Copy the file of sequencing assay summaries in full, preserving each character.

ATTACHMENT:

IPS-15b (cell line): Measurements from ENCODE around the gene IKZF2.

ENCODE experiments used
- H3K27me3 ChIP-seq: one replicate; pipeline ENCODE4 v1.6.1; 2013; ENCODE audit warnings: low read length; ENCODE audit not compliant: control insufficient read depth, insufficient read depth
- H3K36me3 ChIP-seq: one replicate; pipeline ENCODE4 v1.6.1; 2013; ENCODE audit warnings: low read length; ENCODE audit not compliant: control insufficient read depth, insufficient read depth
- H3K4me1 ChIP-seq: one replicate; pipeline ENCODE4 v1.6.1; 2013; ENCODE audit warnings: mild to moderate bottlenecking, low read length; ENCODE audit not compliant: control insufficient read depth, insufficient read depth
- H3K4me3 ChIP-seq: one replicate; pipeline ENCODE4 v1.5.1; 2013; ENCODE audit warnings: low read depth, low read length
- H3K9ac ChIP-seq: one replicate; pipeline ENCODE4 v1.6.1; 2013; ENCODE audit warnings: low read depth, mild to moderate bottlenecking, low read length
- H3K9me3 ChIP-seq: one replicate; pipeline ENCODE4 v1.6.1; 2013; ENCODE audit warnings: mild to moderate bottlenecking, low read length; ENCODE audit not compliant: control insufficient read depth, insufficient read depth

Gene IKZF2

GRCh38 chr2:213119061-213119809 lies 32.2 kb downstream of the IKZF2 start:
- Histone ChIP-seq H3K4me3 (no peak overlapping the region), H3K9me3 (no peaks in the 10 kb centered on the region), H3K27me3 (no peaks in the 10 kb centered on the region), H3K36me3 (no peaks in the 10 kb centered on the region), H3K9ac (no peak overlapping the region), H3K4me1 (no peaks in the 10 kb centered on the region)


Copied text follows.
IPS-15b (cell line): Measurements from ENCODE around the gene IKZF2.

ENCODE experiments used
- H3K27me3 ChIP-seq: one replicate; pipeline ENCODE4 v1.6.1; 2013; ENCODE audit warnings: low read length; ENCODE audit not compliant: control insufficient read depth, insufficient read depth
- H3K36me3 ChIP-seq: one replicate; pipeline ENCODE4 v1.6.1; 2013; ENCODE audit warnings: low read length; ENCODE audit not compliant: control insufficient read depth, insufficient read depth
- H3K4me1 ChIP-seq: one replicate; pipeline ENCODE4 v1.6.1; 2013; ENCODE audit warnings: mild to moderate bottlenecking, low read length; ENCODE audit not compliant: control insufficient read depth, insufficient read depth
- H3K4me3 ChIP-seq: one replicate; pipeline ENCODE4 v1.5.1; 2013; ENCODE audit warnings: low read depth, low read length
- H3K9ac ChIP-seq: one replicate; pipeline ENCODE4 v1.6.1; 2013; ENCODE audit warnings: low read depth, mild to moderate bottlenecking, low read length
- H3K9me3 ChIP-seq: one replicate; pipeline ENCODE4 v1.6.1; 2013; ENCODE audit warnings: mild to moderate bottlenecking, low read length; ENCODE audit not compliant: control insufficient read depth, insufficient read depth

Gene IKZF2

GRCh38 chr2:213119061-213119809 lies 32.2 kb downstream of the IKZF2 start:
- Histone ChIP-seq H3K4me3 (no peak overlapping the region), H3K9me3 (no peaks in the 10 kb centered on the region), H3K27me3 (no peaks in the 10 kb centered on the region), H3K36me3 (no peaks in the 10 kb centered on the region), H3K9ac (no peak overlapping the region), H3K4me1 (no peaks in the 10 kb centered on the region)